Violence-Related Behaviors Among Dominican Adolescents: Examining the Influence of Alcohol and Marijuana Use
This study identified the predictors of youth violence and violent victimization among a sample of Dominican adolescents (N=155) attending high school in a northeastern urban community. As part of a broader community-based needs assessment, students participated in an evaluation of a substance abuse prevention program funded by the Substance Abuse and Mental Health Services Administration. Correlations, principal components, multiple imputation, and stepwise regression analyses were systematically employed to develop a parsimonious model for predicting violence-related behaviors among Dominican youth. Findings suggest that early onset of alcohol and marijuana use was associated with an increased likelihood of engaging in violence-related behaviors or being the victim of a violent act. In addition, students who reported a lowered sense of safety were more likely to be involved in acts of violence. However, adolescents who reported depressive symptoms were less inclined to become involved in violence-related behaviors. Implications for culturally-tailored violence and substance abuse prevention programming efforts are discussed.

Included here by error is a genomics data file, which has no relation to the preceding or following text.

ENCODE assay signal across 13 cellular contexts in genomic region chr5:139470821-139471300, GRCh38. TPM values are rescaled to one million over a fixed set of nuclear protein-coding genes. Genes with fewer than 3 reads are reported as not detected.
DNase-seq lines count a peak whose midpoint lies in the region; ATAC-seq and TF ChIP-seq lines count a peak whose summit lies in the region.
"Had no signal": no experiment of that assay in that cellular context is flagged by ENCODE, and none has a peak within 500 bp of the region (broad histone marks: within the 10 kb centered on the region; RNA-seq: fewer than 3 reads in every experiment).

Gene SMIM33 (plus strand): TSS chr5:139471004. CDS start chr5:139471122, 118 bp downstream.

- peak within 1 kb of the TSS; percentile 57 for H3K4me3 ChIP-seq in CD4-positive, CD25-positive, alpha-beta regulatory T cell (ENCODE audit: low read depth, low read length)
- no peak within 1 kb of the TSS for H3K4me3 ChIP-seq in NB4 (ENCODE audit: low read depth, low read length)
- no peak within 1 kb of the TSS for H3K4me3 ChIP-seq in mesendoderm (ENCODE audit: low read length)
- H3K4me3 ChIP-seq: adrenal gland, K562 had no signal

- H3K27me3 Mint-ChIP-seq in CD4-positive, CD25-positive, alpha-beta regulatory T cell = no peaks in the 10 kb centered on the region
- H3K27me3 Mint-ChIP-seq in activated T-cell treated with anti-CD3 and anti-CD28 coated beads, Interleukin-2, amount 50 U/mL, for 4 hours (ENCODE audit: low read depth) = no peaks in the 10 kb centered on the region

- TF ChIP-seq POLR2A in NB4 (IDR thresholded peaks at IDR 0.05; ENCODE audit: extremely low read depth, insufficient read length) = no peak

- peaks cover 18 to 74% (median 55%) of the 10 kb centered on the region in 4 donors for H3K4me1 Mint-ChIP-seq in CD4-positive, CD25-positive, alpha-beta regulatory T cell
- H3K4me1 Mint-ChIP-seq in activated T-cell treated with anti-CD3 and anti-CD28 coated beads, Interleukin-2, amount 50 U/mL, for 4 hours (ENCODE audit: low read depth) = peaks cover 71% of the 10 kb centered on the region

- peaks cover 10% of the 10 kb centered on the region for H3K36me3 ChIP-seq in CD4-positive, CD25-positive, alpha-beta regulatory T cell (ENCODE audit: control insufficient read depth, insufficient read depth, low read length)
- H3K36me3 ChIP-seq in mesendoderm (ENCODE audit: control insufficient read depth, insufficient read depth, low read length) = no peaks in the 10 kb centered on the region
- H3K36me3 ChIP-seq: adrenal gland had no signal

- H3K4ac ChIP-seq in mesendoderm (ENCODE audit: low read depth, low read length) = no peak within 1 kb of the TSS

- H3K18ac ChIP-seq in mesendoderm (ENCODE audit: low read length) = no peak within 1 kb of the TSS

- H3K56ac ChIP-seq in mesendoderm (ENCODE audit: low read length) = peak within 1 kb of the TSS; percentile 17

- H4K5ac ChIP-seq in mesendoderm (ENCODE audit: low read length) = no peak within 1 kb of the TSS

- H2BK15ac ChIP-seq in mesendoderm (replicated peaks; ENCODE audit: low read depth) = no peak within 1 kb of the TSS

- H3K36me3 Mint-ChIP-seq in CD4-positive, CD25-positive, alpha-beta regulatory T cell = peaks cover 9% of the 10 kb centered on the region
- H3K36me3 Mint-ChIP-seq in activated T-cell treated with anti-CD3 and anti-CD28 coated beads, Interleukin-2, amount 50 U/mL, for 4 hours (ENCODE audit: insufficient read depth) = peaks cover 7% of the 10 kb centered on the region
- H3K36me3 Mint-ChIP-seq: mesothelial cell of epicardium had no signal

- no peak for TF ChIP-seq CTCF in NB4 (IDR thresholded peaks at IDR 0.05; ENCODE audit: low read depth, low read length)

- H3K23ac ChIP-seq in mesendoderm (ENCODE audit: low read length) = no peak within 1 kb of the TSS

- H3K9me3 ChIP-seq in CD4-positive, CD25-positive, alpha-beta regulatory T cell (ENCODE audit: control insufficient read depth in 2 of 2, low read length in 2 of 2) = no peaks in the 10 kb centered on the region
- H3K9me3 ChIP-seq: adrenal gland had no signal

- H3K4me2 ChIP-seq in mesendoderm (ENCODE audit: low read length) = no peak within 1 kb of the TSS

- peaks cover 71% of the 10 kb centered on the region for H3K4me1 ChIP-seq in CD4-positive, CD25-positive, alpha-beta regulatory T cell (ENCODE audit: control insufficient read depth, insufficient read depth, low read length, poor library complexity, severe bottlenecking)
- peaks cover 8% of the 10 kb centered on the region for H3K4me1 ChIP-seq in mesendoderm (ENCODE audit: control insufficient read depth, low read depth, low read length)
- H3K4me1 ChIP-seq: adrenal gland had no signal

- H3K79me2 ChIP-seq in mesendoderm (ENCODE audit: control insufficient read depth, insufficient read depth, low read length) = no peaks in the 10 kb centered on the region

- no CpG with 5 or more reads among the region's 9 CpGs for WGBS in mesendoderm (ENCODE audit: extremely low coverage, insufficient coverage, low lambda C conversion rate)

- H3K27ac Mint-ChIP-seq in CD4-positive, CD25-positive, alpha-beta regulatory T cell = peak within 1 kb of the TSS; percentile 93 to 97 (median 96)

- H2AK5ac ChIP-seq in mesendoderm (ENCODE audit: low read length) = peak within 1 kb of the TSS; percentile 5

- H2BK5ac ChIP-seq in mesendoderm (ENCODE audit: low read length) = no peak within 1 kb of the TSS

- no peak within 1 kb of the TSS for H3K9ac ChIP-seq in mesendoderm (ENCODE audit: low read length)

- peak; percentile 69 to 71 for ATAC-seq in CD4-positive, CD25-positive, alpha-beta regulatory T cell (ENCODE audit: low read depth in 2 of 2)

MSU Digital Commons Citation
Reid, Robert; Garcia-Reid, Pauline; Klein, Erika; and McDougall, Andrew, "Violence-Related Behaviors Among Dominican Adolescents: Examining the Influence of Alcohol and Marijuana Use" (2008). Department of Family Science and Human Development Scholarship and Creative Works. 199.